Entry in progress—B.P.
Italian foods similar and often confused with panzarotti include the calzone, stromboli and hippie roll/eppie roll.
Panzarotti or panzerotti are filled pastries, different forms of which are popular in Italy and in the United States, especially in Southern New Jersey.
Panzerotti originated in central and southern Italy, especially in Apulia. They are small versions of the calzone, but produced with a softer dough. The most common fillings are tomato and mozzarella, but spinach, mushrooms, baby corn, and ham are often used. Another filling is onions stir fried in olive oil and seasoned with salted anchovies and capers, a seasoning that, mixed with bread, is also used in Apulia for stuffed bell peppers.
Agostino Luini brought panzerotti to the northern Italian city of Milan in the late 1940s, setting up shop near that city’s Gothic cathedral. Panificio Figli Luini’s proximity to the Duomo, the Galleria, and the via Dante pedestrian zone has made the panzerotti widely known among both Milanese and tourists. Luini has gone on to open a London café, since renamed “Sfizio”.
The analogous word, pansoti, is used in the Genoa area for stuffed pasta similar to tortellini.
In America the word has come to be spelled “panzarotti”, and is regarded as singular (with the plural being “panzarotties” or “panzarotti"). They can come in various sizes from 4” to 12”, and are most commonly semi-circular shaped.
It consists of a pocket of dough filled with varying amounts of melted mozzarella cheese, tomato sauce, and any reasonable number of fillings, which is then wrapped, salted, and deep-fried. The panzarotti rises during this process, creating a pocket containing a considerable amount of steam which should be partially released prior to eating.
Panzarottis are available throughout the United States in various Italian cuisine restaurants.
Since the mid 1960s, panzarottis have been an extremely popular fast food item in the Toronto area.
What is Panzarotti?
Panzarotti are pockets of dough which are stuffed with ingredients like cheese, tomato sauce, vegetables, and cured meats before being sealed and fried. You could consider panzarotti a form of deep-fried ravioli, or a softer, fried version of the calzone, another popular Italian food. In addition to being served in Italy, this deep fried treat can also be found along the Eastern Seaboard of the United States, especially in New Jersey, where a large and proud Italian population serves an assortment of traditional Italian dishes.
In Italy, this dish is better known as panzerotti, with an “E,” while in the United States, it is spelled with an A; Americans also treat the word “panzarotti” as singular, referring to one panzarotti and many panzarottis, despite the fact that the word is actually plural in Italian. However you spell it or pluralize it, this dish tends to be a hit with people who try it.
(Oxford English Dictionary)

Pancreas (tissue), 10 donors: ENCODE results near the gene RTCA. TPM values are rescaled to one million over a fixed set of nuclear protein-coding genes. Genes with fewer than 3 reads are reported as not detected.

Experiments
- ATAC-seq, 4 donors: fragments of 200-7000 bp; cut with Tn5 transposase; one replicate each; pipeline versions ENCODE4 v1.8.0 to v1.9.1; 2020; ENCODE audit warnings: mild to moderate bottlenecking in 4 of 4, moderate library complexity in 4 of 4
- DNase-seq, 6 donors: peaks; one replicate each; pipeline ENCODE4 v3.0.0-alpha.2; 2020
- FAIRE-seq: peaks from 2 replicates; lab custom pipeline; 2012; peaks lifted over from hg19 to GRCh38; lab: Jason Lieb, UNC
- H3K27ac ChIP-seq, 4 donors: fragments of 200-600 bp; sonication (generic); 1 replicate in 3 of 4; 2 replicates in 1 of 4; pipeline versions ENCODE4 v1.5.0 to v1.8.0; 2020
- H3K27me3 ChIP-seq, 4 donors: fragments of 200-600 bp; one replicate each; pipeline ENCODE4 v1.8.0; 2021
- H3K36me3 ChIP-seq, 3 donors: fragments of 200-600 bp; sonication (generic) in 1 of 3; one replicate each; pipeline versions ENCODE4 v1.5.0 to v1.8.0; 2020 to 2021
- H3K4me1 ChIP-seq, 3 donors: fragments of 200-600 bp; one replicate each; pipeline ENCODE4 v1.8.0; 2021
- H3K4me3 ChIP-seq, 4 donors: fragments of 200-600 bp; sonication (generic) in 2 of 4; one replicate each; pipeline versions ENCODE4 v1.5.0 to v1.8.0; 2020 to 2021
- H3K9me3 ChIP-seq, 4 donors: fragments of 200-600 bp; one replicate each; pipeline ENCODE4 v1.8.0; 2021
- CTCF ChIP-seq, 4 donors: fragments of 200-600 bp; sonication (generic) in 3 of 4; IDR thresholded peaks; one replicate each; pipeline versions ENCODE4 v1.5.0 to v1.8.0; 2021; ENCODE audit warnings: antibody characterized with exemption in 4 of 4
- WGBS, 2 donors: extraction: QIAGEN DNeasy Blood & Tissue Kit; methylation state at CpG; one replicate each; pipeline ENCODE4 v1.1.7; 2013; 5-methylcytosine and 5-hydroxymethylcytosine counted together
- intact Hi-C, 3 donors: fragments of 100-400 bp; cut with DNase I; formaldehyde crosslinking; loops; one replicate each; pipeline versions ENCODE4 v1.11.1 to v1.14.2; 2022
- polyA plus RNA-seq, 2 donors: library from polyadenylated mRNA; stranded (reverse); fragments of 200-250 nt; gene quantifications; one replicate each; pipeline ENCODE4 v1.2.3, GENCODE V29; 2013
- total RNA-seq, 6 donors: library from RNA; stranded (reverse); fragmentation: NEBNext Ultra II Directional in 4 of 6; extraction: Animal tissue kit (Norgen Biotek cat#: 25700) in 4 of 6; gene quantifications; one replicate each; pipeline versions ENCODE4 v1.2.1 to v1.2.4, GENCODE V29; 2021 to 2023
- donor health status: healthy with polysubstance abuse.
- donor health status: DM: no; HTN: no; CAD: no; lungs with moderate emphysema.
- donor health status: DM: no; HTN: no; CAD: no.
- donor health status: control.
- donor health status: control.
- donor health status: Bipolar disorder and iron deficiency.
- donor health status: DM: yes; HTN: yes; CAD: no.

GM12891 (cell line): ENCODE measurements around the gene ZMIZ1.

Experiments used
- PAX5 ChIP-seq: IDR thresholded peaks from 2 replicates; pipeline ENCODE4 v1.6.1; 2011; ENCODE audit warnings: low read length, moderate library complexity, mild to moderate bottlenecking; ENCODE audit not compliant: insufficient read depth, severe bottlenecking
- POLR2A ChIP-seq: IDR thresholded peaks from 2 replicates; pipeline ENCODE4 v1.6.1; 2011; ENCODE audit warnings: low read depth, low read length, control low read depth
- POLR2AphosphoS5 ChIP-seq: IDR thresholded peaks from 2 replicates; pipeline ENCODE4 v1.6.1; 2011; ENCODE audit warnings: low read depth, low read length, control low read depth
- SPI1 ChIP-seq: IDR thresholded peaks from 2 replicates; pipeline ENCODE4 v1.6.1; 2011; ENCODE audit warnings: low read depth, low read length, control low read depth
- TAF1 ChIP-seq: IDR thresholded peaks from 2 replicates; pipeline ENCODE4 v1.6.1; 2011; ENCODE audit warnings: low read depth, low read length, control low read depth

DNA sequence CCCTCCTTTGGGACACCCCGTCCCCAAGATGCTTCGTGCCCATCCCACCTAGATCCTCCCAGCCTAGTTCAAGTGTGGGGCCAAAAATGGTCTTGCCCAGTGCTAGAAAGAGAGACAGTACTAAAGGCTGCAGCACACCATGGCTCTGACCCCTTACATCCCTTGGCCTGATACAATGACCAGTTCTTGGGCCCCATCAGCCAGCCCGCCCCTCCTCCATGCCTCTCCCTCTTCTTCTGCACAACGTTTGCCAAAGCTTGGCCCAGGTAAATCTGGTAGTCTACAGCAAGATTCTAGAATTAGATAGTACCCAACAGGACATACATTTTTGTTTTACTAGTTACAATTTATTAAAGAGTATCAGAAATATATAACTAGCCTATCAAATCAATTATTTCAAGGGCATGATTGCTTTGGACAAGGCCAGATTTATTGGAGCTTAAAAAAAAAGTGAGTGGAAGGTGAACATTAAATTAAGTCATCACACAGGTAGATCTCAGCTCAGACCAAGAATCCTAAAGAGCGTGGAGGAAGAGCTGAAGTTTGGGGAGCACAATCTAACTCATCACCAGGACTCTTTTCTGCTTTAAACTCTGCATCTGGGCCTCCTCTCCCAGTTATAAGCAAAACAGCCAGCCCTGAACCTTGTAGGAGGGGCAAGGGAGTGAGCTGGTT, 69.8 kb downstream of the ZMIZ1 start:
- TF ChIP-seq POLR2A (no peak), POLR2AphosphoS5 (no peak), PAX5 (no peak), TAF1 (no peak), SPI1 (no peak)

An Italian dish consisting of a small folded half-moon or square of pizza or pasta dough, typically filled with tomato sauce, mozzarella cheese and prosciutto, and deep fried or baked. Chiefly in pl.
1967 M. Waldo Internat. Encycl. Cookery II. (Gloss.) 474/1 Panzarotti, squares of pasta stuffed with cheese, meat, etc., and fried.
1968 L. Carnacina Great Ital. Cooking 198/2 Cheese and Ham Panzarotti.
1985 Los Angeles Times (Nexis) 28 July vi. 4/1 Parties Plus will be handling both the decor and the food (calzoni and panzarotti, roasted peppers, cheeses on the first floor; antipasti primi on the second level and the pasta and veal and chicken on the third).
A Fortnight in Naples
By André Maurel
Translated by Helen Gerard
New York, NY: G.P. Putnam’s Sons
As to panzarotti, you can have your choice (Pg. 39—ed.) of one made with artichoke, cauliflower, or anchovy.
Southern Italy, including Rome, Sicily, and Sardinia
By Findlay Muirhead; L V Bertarelli; Consociajione turistica Itailana.
London: Macmillan and Co., Ltd.
Panzerotti are portions of paste with mozzarella; came alia pizzaiola consists of small slices of meat cooked with tomatoes or marjoram.
The Simon and Schuster International Pocket Food Guide
By Quentin Crewe
New York, NY: Simon and Schuster
Panzarotti half-moons of pastry filled with three cheeses and deep fried
20 June 1983, New York magazine, “Italy, The Real Stuff” by Gael Greene, pg. 39, col. 1:
Saintly tiny pufflets (panzerotti), filled with veal and lemon peel in a thickened cream, get a blizzard of truggle grated on quickly, as if it were not a $5.40 option ("Yes, it comes with the dish").
8 October 1984, New York magazine, “The Insatiable Critic” by Gael Greene, pg. 72, col. 3:
Panzarotti as a daily special — plump ricotta-and-spinach-filled pillows of pasta in a sage-touched butter — are sublime,...
Italian Fast & Fresh:
Delicious Italian meals to make in less than an hour
By Julie Dannenbaum
New York, NY: Harper & Row
CALZONE, STROMBOLI, OR PANZAROTTI
A stromboli is anything rolled up in pizza dough. The calzone is folded over into a crescent shape. Panzarotti are small stuffed crescents, deep fried.